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Motherboard North Bridge

written by: Bruce Tyson•edited by: Jean Scheid•updated: 10/30/2010

The motherboard north bridge is part of the traditional two-chip chipset model, with the other chip being the south bridge. The north bridge is primarily a memory controller that also controls the AGP or PCIe graphics bus. Continue reading to learn more about the motherboard north bridge.

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    North Bridge Operation

    The motherboard north bridge coordinates the interface between the system CPU, system memory, the graphics bus, and the 800px-Northbridge Apollo PRO 133 motherboard south bridge. The handling of these tasks compliments the processing power of the CPU and contributes to the operating efficiency of the entire system. Some modern CPUs have eliminated the need for the motherboard south bridge by integrating its functions into the north bridge in the Intel hub architecture, improving the overall efficiency of the system.

    Because of the unique way the motherboard interacts with the CPU, memory, and graphics bus, most chips are only compatible with a limited number of CPU models and memory and bus configurations. This usually means that the advent of a new CPU requires the simultaneous development of a new motherboard chipset. Because of this, it is possible for some CPU chips to be delayed in release to motherboard makers while the manufacturer works on completing development and production the north bridge.

    Unlike the north bridge, the motherboard south bridge traditionally does not connect directly to the CPU. Because the speed of I/O functions on the motherboard is not as sensitive to the operation of the computer as is the speed of the memory and graphics buses, the south bridge is usually located farther away from the CPU, to the "south" of the PCI bus, leaving the area closer to the CPU for the north bridge and supporting components.

    Because of the operating speed of the north bridge, the chip usually generates a lot of heat while in operation, often requiring that a dedicated heat sink and sometimes a fan, be affixed to it to ensure safe operation. The heat sink and its proximity to the CPU make the motherboard north bridge fairly easy to identify.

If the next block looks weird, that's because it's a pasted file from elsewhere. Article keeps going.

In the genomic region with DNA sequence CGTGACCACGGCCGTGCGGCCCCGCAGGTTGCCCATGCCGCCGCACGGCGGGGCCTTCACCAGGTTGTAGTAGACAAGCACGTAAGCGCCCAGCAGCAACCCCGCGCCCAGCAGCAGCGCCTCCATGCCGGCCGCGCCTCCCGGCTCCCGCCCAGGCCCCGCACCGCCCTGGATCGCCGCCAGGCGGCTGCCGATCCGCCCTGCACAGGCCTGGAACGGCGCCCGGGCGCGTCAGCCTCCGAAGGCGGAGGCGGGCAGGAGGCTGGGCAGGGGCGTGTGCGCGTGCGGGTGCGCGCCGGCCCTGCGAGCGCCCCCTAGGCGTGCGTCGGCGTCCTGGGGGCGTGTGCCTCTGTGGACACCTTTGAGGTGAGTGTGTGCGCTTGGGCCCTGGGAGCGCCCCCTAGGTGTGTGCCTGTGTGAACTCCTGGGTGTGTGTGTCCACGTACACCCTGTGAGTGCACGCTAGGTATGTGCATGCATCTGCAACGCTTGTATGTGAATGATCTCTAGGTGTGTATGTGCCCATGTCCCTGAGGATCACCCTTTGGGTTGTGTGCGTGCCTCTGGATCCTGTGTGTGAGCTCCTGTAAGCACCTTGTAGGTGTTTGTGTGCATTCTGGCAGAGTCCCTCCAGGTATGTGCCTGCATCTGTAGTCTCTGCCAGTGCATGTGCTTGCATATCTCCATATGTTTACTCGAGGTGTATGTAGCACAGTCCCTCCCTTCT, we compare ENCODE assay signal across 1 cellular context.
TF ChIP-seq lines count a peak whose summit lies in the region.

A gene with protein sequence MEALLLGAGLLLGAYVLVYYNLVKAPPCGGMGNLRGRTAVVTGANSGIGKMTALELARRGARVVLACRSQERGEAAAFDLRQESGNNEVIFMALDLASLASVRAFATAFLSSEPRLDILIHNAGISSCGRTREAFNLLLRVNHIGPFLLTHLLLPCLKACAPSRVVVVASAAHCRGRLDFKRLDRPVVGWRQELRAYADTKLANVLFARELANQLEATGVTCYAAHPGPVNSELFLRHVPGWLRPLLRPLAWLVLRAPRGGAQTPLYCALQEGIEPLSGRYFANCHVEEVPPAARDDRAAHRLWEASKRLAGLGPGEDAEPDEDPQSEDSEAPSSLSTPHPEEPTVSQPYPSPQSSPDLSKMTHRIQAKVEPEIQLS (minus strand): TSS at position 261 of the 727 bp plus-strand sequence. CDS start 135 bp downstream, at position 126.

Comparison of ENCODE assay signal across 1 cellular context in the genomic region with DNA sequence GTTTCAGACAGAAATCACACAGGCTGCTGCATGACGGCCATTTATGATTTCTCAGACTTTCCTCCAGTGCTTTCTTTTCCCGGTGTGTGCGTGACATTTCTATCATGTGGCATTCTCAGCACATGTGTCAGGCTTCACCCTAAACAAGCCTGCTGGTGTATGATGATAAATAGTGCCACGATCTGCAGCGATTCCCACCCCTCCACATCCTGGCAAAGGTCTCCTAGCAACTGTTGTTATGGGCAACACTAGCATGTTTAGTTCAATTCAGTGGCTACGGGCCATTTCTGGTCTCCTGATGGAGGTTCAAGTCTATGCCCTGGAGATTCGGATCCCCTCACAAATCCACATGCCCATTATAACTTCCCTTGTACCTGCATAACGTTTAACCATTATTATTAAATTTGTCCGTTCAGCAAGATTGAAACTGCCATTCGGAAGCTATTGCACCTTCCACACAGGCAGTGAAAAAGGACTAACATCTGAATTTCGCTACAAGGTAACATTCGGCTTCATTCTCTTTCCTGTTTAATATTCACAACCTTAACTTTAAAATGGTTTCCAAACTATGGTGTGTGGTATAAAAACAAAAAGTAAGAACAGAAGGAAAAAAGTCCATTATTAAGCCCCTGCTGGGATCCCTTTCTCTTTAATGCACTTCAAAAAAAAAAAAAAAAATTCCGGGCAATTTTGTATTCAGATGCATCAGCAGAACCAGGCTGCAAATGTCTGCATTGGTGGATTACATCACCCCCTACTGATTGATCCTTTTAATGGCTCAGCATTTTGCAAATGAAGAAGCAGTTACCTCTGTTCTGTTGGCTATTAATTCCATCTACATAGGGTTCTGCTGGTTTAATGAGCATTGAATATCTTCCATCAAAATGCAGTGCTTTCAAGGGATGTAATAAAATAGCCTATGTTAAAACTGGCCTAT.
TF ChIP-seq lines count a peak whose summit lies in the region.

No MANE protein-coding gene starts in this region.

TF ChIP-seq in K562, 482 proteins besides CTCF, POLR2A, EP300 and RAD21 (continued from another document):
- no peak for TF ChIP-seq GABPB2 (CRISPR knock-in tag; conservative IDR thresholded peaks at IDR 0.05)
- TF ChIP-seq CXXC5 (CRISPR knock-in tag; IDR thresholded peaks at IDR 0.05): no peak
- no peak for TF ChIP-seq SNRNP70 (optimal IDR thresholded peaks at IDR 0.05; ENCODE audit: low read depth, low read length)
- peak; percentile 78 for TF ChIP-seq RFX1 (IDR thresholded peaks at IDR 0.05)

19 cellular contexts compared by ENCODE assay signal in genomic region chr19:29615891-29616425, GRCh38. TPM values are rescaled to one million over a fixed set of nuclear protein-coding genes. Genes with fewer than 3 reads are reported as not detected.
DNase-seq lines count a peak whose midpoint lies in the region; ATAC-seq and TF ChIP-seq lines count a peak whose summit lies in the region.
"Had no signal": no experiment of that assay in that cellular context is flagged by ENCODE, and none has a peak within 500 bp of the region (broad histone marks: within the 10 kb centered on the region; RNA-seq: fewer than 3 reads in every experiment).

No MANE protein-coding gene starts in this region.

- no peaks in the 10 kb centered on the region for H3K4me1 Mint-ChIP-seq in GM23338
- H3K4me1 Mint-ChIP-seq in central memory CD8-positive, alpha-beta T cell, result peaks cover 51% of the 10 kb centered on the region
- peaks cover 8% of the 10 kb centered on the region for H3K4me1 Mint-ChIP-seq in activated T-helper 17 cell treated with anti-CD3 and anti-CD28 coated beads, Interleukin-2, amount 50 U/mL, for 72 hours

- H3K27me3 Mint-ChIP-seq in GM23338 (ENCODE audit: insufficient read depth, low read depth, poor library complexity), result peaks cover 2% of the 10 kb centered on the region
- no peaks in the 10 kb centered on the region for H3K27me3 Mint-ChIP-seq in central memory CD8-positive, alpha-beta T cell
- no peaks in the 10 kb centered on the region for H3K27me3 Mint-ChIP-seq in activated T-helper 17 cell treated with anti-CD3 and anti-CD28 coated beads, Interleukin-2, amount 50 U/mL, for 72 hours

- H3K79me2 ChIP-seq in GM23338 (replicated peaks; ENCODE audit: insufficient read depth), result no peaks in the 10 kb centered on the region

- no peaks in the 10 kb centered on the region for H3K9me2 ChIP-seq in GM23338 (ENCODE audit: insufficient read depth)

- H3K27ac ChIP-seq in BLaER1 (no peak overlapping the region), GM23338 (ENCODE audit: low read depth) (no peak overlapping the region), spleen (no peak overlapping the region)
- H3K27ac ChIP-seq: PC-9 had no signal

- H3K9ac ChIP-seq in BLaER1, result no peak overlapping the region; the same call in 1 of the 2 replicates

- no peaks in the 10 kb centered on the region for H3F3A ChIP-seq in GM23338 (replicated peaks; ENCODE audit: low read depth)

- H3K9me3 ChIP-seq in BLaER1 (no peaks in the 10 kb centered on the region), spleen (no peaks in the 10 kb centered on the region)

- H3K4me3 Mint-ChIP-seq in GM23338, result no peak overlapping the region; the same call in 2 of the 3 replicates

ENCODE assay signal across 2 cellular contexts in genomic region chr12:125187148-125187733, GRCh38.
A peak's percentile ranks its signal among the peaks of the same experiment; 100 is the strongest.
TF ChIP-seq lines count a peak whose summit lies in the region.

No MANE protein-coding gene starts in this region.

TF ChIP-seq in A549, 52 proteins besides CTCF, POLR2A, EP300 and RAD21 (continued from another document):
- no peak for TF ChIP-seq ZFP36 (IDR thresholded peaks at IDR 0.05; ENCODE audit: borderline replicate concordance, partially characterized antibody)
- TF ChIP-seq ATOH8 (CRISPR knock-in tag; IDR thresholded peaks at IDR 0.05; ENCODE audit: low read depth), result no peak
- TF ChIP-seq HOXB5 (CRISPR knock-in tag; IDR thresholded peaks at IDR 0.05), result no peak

Image Credit: Wikimedia Commons/Rosco

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    Redefining North Bridge

    Some of the latest high performance CPUs on the market no longer use a motherboard north bridge built onto an external chip. This improves efficiency by integrating memory and graphics control with the CPU on the same die. This new architecture is found on chips such as the Intel Core i7 and Core i5 processors and others made by Intel and AMD, allowing for a much faster integration. The integration of the north bridge with the CPU also eliminates the need for the front side bus, enabling hyperthreading technology to further enhance performance. Although the motherboard north bridge has been assimilated into the system CPU, the functions of the north bridge are alive and well.

    The new integrated architecture of the CPU, however, has forced some players in the technology market to adapt to their new environment. With so much of the graphics processing now handled on the CPU itself, chipmakers like Nvidia have faced new competition in the market that has forced them to evolve. While Nvidia has - in effect - been locked out of the latest new Intel architecture, it continues to develop chipsets that work with AMD processors. Also, Nvidia plans to continue working with the Intel Atom platform while expanding its role in the ultra mobile market with its Tegra "system on a chip" solutions. Nvidia has also been increasingly involved in the supercomputing world, namely the latest supercomputers in Oak Ridge, TN and in China.